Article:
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Its All About Pelicans!
Image by VinothChandar
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Facts about pelicans:
There are more than half a dozen species of pelicans, but all of them have the famous throat pouch for which the birds are best known. These large birds use their elastic pouches to catch fish—though different species use it in different ways.
Many pelicans fish by swimming in cooperative groups. They may form a line or a "U" shape and drive fish into shallow water by beating their wings on the surface. When fish congregate in the shallows, the pelicans simply scoop them up. The brown pelican, on the other hand, dives on fish (usually a type of herring called menhaden) from above and snares them in its bill. Pelicans do not store fish in their pouch, but simply use it to catch them and then tip it back to drain out water and swallow the fish immediately. The American white pelican can hold some 3 gallons (11 1/2 liters) of water in its bill. Young pelicans feed by sticking their bills into their parents' throats to retrieve food.
Pelicans are found on many of the world's coastlines and also along lakes and rivers. They are social birds and typically travel in flocks, often strung out in a line. They also breed in groups called colonies, which typically gather on islands.
In North America, the brown pelican is endangered, but populations are recovering to some extent. The sea birds were devastated by chemical pesticides, such as DDT, which damaged the eggs of pelicans and many other species.
Source: National Geographic
These were shot in Vedanthangal, Tamilnadu when i went for a walk with the "Photographic Society Of Madras"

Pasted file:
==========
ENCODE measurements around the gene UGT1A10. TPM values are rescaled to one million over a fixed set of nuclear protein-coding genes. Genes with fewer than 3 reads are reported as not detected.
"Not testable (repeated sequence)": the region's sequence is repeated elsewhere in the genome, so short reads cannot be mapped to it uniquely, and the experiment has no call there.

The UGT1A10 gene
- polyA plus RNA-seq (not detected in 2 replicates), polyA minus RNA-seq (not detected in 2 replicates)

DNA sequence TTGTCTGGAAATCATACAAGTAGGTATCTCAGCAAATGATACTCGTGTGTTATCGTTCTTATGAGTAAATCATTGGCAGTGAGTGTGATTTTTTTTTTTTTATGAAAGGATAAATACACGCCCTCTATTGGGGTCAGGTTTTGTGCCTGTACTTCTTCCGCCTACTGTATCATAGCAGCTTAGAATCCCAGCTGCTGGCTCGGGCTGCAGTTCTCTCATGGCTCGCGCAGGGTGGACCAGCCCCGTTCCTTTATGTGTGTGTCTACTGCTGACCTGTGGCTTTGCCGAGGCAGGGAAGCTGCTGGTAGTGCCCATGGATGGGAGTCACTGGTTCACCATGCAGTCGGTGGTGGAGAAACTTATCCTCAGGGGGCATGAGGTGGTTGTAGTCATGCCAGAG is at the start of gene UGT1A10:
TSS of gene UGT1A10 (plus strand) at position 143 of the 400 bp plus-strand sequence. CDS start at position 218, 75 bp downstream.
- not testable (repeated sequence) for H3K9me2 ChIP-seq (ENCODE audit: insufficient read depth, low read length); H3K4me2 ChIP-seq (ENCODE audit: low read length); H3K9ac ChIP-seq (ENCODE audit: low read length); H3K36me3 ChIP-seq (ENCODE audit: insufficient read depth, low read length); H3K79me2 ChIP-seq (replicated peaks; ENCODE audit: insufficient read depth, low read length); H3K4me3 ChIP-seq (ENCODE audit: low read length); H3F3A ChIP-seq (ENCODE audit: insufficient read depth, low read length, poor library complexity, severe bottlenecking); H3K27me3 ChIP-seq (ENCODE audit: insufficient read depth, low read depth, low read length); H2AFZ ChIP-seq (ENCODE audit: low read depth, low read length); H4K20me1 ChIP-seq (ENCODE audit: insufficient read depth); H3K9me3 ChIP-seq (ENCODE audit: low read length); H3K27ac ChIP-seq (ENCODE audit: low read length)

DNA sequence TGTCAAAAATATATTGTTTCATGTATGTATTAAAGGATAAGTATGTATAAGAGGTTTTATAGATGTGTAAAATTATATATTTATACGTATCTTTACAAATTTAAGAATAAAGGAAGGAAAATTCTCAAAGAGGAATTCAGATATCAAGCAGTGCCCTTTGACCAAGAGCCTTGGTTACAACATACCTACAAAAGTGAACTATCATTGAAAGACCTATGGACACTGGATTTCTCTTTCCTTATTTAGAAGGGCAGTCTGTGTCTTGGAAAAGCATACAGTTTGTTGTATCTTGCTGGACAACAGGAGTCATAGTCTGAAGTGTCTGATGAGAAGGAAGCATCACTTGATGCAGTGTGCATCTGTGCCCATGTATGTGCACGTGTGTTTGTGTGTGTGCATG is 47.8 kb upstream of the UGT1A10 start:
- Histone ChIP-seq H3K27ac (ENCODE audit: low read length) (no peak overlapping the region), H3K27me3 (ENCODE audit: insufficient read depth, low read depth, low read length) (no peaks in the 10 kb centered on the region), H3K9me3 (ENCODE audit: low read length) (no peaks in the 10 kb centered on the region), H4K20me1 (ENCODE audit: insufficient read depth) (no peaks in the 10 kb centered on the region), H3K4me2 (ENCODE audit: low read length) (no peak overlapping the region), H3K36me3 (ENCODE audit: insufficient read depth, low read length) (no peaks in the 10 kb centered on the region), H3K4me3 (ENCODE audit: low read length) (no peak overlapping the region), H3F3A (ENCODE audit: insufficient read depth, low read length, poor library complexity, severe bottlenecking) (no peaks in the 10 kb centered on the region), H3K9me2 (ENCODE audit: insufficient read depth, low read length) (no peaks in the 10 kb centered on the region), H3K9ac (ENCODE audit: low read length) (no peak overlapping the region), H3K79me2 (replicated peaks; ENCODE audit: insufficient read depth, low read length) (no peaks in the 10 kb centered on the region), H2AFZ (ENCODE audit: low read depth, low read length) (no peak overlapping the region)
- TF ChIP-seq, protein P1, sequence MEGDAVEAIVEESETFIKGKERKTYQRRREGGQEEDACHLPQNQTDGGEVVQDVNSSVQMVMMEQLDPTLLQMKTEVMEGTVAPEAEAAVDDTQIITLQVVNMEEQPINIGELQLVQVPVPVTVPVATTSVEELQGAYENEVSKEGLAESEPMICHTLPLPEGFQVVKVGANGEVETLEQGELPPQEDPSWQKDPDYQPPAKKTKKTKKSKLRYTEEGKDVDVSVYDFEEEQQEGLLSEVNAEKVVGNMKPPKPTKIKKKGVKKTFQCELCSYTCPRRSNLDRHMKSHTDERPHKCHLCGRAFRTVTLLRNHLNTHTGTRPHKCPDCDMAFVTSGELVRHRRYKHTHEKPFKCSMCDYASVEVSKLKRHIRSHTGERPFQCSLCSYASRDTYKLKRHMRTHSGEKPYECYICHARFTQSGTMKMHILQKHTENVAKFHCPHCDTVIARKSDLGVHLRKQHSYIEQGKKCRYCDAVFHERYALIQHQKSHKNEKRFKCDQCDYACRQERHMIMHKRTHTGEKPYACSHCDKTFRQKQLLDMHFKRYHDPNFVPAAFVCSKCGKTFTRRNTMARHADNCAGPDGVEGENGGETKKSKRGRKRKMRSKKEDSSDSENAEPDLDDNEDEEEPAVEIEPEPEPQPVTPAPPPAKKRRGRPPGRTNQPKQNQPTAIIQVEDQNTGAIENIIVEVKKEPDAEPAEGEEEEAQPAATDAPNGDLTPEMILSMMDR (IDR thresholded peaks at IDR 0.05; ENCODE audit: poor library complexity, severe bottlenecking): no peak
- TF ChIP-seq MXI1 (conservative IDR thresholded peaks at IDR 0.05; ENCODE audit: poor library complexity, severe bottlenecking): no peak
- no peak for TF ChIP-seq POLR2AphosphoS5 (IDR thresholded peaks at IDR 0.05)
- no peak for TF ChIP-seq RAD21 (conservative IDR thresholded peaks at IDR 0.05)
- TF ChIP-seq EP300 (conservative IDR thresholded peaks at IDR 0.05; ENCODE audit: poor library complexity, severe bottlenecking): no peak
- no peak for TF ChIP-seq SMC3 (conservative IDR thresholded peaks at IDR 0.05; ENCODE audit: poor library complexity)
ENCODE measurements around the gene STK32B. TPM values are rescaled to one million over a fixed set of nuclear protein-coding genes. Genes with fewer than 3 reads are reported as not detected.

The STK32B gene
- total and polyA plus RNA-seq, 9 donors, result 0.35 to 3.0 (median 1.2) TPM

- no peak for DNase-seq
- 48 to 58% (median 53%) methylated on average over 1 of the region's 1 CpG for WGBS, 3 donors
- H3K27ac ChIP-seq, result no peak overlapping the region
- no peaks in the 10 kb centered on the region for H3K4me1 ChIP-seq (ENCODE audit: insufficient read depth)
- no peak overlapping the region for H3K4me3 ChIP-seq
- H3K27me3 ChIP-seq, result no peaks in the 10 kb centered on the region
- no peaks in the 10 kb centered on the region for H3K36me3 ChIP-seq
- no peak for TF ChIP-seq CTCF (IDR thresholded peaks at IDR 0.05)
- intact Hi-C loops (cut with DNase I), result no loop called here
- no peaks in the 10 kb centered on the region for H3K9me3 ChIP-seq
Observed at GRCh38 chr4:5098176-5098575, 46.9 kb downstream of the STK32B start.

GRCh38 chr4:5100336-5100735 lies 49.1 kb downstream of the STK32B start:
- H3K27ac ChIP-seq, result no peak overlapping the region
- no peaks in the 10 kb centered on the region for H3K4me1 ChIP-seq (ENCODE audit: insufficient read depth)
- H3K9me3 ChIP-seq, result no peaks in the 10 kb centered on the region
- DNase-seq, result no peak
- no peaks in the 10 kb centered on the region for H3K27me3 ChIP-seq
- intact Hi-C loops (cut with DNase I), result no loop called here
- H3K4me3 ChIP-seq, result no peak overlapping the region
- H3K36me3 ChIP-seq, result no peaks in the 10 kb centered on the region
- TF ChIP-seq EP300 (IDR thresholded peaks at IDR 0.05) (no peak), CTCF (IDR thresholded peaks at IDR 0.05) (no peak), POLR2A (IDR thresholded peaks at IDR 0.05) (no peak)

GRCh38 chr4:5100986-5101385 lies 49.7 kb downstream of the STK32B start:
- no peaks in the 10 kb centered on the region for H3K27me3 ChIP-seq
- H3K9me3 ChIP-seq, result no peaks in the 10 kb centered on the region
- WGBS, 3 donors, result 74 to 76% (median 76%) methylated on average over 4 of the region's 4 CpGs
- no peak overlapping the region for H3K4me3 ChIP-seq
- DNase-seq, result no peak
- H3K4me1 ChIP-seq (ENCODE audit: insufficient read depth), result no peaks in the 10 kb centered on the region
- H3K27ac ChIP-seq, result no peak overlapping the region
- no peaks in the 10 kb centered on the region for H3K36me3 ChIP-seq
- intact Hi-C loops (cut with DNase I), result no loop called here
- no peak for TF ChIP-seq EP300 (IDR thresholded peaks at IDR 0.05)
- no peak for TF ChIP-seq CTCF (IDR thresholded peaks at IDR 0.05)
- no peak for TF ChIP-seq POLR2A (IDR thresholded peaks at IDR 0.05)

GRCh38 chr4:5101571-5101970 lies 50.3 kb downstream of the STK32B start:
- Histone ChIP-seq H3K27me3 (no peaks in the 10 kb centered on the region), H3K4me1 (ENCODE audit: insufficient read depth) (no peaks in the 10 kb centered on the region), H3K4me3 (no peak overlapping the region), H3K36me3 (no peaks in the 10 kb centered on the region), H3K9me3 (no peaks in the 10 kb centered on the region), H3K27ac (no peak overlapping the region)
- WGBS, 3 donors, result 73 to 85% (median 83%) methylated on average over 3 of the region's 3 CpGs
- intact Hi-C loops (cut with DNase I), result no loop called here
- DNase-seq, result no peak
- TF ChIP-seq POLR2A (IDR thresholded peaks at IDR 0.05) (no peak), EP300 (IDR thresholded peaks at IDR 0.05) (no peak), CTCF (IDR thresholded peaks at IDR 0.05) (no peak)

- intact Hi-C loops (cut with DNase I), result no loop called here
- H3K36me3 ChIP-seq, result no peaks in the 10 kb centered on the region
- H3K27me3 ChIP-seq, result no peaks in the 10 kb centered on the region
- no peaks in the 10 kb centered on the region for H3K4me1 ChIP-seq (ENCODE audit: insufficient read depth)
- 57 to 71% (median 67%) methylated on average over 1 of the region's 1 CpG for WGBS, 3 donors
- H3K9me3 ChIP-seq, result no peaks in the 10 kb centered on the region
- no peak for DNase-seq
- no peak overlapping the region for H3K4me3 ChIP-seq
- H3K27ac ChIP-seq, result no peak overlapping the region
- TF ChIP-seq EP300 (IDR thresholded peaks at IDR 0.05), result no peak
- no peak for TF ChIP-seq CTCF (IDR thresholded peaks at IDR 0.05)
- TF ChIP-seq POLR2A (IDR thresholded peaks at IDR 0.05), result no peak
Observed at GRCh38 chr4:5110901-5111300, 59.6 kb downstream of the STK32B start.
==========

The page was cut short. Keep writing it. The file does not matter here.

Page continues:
Some info about Vedanthangal:
Vedanthangal Lake Bird Sanctuary is a 30-hectare (74-acre) sanctuary located in the Kancheepuram District of the state of Tamil Nadu, India. The sanctuary is about 75 kilometres (47 mi) from Chennai on National Highway 45 (NH45) south of Chengalpattu.
Vedanthangal is a home for many migratory birds, such as pintail, garganey, grey wagtail, blue-winged teal, common sandpiper and some more.
Vedanthangal is at around one and half hour journey from Chennai. It is one of the oldest water bird sanctuaries in the country. Vedanthangal in Tamil language means 'hamlet of the hunter.This area was a favourite hunting spot for the local landlords 301 years ago. The region attracted a variety of birds because it was dotted with small lakes that acted as feeding grounds for the birds. Realising its ornithological importance, the British government undertook steps to develop Vedanthangal into a bird sanctuary as early as 1798. This was established in 1858 by the order of the Collector of Chingleput District.
The best time to visit this sanctuary is from November to March. During this time birds are mostly busy in building and maintaining their nests.Villagers near this sanctuary are very concerned about the Sanctuary and the birds coming to this sanctuary, and they have taken many serious steps to avoid disturbance to the flow of birds.
Image by deivitoff
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